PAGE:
Bloomberg has introduced into the school system a destructive focus on teaching to the tests when, in actuality, education is about having an enthusiasm for learning. . . . . .  Most of the facts we learn in school when we drill to take tests of debatable relevance wind up being forgotten.  What can stick with well-taught students is something less measurable, the enthusiasm for learning with which they can become imbued and the self-motivation they develop to keep building upon their skills.

Bloomberg’s pursuit of a shift to charter schools to privatize and profitize education also does not speak well of a commitment to public education on his part.  One can easily argue the abstract merit of creating new schools and allowing them to compete with each other in a quasi-marketplace structure that embraces consumer choices that informed parents can make, but with charter schools the devil is in the details and if charter schools can cherry pick the best students out of the system, determine their optimal class size when public schools can’t, and procure superior funding and facilities, then they are a discriminatory drain on the rest of the system.  They are also, of course, an ill-concealed effort to sidestep the teachers union.

It is disconcerting that when Joel Klein, Bloomberg’s long-term Chancellor of Education, left his post he went to work for Rupert Murdoch.  Murdoch (whose vast empire includes the “fair and balanced” Fox News) promotes charter schools and Murdoch hired Klien, a champion of charter schools, to oversee Murdoch’s branching out investments into education (according to the Times, he was being “charged with pursuing `entrepreneurial ventures` that cater to the educational marketplace”).  More recently, 2012, Klein’s work for Murdoch has consisted of efforts to soothe the Murdoch’s wire-tapped and politician manipulation scandal.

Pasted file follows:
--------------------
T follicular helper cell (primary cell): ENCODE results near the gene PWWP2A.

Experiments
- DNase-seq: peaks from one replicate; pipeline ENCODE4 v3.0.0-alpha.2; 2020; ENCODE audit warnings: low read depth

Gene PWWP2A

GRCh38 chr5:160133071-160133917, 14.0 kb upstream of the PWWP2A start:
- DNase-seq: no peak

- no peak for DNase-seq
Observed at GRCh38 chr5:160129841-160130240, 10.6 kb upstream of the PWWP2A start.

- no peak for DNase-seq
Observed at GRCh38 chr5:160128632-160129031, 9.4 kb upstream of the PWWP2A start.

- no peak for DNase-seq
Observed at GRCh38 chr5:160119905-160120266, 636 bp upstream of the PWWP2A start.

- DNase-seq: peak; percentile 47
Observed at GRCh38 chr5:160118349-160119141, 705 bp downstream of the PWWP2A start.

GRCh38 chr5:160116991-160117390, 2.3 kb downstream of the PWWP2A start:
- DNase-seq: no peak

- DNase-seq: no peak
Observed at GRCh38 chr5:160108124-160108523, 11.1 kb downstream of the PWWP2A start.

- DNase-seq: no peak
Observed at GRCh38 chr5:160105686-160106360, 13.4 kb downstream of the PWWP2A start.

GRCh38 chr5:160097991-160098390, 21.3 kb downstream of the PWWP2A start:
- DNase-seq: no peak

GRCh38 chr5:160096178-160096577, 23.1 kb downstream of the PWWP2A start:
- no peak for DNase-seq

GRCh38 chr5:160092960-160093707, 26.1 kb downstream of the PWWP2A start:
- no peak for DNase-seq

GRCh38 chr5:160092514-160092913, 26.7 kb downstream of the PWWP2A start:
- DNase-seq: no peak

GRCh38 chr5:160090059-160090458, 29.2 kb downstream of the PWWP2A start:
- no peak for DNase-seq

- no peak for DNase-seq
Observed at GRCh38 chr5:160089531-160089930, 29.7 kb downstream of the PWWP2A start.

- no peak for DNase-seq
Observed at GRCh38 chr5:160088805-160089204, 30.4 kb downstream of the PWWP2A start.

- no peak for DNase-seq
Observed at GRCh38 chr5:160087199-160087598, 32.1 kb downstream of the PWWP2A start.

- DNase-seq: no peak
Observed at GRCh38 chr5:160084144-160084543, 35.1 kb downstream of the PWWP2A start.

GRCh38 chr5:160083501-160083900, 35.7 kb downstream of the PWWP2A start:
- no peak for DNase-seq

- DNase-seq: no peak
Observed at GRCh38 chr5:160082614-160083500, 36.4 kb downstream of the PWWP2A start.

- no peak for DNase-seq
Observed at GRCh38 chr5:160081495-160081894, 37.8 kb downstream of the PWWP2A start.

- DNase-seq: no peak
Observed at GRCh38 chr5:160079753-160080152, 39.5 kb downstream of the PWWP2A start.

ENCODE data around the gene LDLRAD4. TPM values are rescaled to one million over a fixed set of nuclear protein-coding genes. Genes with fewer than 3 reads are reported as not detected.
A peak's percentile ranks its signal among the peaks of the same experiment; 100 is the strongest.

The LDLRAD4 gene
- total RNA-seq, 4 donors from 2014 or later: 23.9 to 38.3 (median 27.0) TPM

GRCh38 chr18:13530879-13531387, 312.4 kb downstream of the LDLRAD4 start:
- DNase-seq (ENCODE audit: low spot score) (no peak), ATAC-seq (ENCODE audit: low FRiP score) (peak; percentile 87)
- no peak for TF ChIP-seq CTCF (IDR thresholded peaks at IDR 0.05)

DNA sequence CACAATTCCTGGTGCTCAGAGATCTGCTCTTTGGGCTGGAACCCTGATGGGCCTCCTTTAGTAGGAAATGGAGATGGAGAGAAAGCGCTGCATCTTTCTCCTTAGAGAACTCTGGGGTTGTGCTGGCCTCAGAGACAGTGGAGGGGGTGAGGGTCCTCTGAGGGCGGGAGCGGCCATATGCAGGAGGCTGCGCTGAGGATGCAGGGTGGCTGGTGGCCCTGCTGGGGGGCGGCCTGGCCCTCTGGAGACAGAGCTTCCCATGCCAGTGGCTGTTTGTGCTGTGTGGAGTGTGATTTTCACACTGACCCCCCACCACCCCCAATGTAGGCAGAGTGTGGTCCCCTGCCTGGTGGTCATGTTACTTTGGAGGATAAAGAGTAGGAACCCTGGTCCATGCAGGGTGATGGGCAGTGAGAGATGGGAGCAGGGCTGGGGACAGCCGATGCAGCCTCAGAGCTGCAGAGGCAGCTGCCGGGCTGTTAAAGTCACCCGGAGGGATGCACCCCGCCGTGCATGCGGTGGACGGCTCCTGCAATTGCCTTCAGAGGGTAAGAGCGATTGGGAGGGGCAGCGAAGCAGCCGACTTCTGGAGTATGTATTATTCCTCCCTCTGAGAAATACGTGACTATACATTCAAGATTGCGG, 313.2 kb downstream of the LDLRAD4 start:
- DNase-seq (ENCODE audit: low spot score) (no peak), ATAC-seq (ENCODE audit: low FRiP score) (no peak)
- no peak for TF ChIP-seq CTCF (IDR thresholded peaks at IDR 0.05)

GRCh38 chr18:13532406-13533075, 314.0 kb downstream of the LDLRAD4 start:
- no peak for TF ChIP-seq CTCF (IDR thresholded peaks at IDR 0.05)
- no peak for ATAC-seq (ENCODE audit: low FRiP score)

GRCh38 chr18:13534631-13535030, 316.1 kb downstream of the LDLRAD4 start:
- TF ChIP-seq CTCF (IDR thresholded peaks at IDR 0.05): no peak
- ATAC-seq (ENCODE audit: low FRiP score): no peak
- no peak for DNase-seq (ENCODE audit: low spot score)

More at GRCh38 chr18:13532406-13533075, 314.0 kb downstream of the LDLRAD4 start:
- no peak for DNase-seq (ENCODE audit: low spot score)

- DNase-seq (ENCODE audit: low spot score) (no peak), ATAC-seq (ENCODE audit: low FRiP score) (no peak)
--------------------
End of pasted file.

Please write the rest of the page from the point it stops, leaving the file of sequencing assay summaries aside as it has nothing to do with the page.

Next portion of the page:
There was compounding confoundment when Klein’s departure was followed up by Bloomberg’s appointment of  Cathie Black, whose very brief 95-day tenure ended with a forced resignation.  Whatever Bloomberg’s intent was when he hired Ms. Black for her private sector media-company salesmanship expertise, she was not up to the job of running an education system.

I could argue that the teachers union, whatever its special interest concerns, still has a deeper and broader commitment to the core values of public education than Bloomberg, given the mayor’s inclination to get distracted with the competing matters he makes his priority.  Instead, I will just say that, whether or not such an argument would carry the day, it is good that we have the teachers union as a counterweight to Michael Bloomberg considering the inevitable pitfalls of self-interest on both sides.

I do not question Bloomberg’s commitment to quelling gun violence.  Unlike other issues (like protecting the environment) where he has acted inconsistently and swung with the polls, Bloomberg has been consistent from the very first about regulating guns.  However committed he may be to making a strong case for this cause, dragging in the subject of public education and the teachers union for such careless pot-calling-the-kettle-black mud-slinging has undermined his efforts.